Adult cow death losses appear to be attributable to reasons similar to those for culling cows. A recent literature review identified 19 studies between the years 1965 and 2006 that focused on dairy cow mortality in countries with relatively intensive dairy production. While 10 of the 19 studies provided information about causes of death, none of the diagnoses were founded on necropsy evaluation. Only a single study discriminated between cows that were euthanized or died unassisted. Recorded causes of death were relatively uniform across studies and were categorized as: accidents, calving disorders, digestive disorders, locomotor disorders, metabolic disorders, udder/teat disorders, other known reasons, and unknown reasons. The NAHMS Dairy 2007 survey recorded causes of death similarly to those established through the literature review, documenting the percentage of cow deaths due to: euthanasia due to lameness or injury (20.0%); mastitis (16.5%); calving problems (15.2%); respiratory problems (11.3%); scours, diarrhea, or other digestive problems (10.4%); lack of coordination or severe depression (1.0%); poison (0.4%); other known reasons (10.2%); and unknown reasons (15.0%).
Cause of death entered in dairy record systems is often based on producer assessment and diagnosis. It appears that dairy veterinarians are minimally involved in the diagnosis of cause of death, and relatively few U.S. dairy operations perform necropsies in an effort to determine the cause of cow death. The NAHMS Dairy 2007 study reported that necropsies were performed on only 13% of operations and only 4.4% of cow deaths received a thorough postmortem examination. Therefore, to date, virtually all studies of dairy cow mortality are based on producer assessment rather than veterinary diagnosis. Determining the cause of death provides invaluable information for preventing future deaths and improving herd health.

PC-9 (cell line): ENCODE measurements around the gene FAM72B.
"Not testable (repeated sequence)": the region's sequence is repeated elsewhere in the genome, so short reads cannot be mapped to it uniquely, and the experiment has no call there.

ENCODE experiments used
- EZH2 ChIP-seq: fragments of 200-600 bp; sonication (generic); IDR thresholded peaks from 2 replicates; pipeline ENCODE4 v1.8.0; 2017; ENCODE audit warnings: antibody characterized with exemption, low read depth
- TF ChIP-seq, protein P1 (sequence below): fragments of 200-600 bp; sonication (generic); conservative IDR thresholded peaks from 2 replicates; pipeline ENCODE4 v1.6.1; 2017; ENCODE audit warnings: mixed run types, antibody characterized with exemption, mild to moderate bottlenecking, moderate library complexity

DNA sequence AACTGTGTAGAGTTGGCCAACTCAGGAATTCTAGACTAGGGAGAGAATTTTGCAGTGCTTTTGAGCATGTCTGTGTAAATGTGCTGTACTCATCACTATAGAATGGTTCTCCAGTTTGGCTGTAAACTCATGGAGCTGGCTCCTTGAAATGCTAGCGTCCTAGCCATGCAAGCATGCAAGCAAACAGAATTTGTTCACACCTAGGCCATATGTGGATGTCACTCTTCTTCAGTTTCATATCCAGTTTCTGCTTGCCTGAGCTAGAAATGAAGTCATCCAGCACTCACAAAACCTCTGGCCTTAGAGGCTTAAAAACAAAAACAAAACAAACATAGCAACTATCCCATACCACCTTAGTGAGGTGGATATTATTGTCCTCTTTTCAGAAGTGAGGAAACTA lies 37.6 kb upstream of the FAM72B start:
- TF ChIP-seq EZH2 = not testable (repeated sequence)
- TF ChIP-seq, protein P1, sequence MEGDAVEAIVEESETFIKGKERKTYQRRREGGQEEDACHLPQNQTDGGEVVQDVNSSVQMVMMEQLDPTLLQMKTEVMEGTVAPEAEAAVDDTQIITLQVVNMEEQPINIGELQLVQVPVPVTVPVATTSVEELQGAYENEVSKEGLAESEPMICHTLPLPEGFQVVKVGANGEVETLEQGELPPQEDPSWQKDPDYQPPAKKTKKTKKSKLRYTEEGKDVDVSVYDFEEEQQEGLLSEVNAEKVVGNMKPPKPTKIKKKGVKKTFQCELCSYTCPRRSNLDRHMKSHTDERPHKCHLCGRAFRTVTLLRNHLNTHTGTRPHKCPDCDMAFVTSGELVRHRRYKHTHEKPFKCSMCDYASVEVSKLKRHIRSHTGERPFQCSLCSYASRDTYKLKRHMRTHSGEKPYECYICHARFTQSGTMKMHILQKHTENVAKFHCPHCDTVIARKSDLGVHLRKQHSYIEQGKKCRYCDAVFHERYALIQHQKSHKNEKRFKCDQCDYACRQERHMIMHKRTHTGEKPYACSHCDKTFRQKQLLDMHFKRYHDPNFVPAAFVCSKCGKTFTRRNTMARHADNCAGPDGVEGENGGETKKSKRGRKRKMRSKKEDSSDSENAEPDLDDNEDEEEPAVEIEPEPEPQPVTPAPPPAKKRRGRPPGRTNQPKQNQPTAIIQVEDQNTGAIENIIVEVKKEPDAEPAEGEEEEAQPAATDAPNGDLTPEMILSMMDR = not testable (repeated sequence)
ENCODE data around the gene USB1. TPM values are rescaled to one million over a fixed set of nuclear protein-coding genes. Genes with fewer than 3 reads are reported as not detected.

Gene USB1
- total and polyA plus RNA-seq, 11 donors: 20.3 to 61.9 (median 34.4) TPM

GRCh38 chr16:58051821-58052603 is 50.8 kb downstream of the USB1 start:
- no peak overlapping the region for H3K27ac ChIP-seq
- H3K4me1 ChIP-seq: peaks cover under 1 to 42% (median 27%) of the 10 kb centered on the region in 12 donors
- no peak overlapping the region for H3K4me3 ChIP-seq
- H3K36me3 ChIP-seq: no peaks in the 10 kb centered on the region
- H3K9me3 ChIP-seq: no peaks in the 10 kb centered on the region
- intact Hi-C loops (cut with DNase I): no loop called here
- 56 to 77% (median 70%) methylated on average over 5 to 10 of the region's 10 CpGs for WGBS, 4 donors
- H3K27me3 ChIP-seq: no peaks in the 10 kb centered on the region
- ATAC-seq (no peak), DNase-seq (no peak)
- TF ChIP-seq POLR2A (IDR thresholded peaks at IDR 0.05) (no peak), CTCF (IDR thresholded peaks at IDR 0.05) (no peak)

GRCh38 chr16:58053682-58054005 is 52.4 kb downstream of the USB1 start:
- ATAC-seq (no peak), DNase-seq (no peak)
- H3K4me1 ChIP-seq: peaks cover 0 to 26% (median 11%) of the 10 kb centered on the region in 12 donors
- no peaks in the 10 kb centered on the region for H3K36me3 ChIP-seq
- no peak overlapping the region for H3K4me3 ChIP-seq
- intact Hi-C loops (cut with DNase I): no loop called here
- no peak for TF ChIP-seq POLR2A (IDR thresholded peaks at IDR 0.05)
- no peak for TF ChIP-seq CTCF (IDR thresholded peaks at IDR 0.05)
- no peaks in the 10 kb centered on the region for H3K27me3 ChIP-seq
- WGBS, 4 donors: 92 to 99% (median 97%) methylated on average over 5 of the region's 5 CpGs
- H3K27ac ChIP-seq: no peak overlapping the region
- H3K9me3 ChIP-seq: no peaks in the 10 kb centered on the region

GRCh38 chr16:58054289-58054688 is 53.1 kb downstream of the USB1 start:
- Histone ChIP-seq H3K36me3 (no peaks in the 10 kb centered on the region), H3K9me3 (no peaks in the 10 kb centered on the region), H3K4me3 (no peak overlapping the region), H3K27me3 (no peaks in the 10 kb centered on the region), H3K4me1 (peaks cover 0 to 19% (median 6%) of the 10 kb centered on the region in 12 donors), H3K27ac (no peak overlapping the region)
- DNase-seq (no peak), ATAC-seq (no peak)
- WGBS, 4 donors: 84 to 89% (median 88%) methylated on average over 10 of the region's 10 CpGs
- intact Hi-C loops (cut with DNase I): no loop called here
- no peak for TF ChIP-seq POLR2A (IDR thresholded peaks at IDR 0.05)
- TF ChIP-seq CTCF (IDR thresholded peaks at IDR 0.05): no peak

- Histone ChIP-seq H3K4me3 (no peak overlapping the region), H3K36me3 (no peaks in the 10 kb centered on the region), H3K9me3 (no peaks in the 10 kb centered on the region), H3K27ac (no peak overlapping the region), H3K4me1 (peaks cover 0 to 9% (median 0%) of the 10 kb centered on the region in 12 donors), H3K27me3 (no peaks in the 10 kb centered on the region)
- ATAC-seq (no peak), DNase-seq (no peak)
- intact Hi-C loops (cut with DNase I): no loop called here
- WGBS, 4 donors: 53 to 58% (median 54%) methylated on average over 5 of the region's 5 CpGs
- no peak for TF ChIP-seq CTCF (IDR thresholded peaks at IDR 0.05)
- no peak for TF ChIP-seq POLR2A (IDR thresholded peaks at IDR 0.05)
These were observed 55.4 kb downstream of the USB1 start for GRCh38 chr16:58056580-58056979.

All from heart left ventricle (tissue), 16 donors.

At present, no specific reason has been identified for the increase in dairy cow death rates. Producers and veterinarians appear to have attributed increasing death rates to a variety of causes. Some have questioned whether the new federal regulations regarding down dairy cows and neurologic disease may have artificially increased recorded death rates. While this will contribute to recorded mortalities, death rates were increasing prior to the implementation of this rule. Furthermore, if euthanized down cows represent more than a small fraction of dairy mortalities, we need to ask why so many cows need to be euthanized. Others have suggested that specific disease problems such as hemorrhagic bowel disease may be increasing death rates, but the increased mortality rates far exceed the incidence of any specific disease problem. Any conjectures on the cause of increased mortality are difficult to validate without specific diagnoses.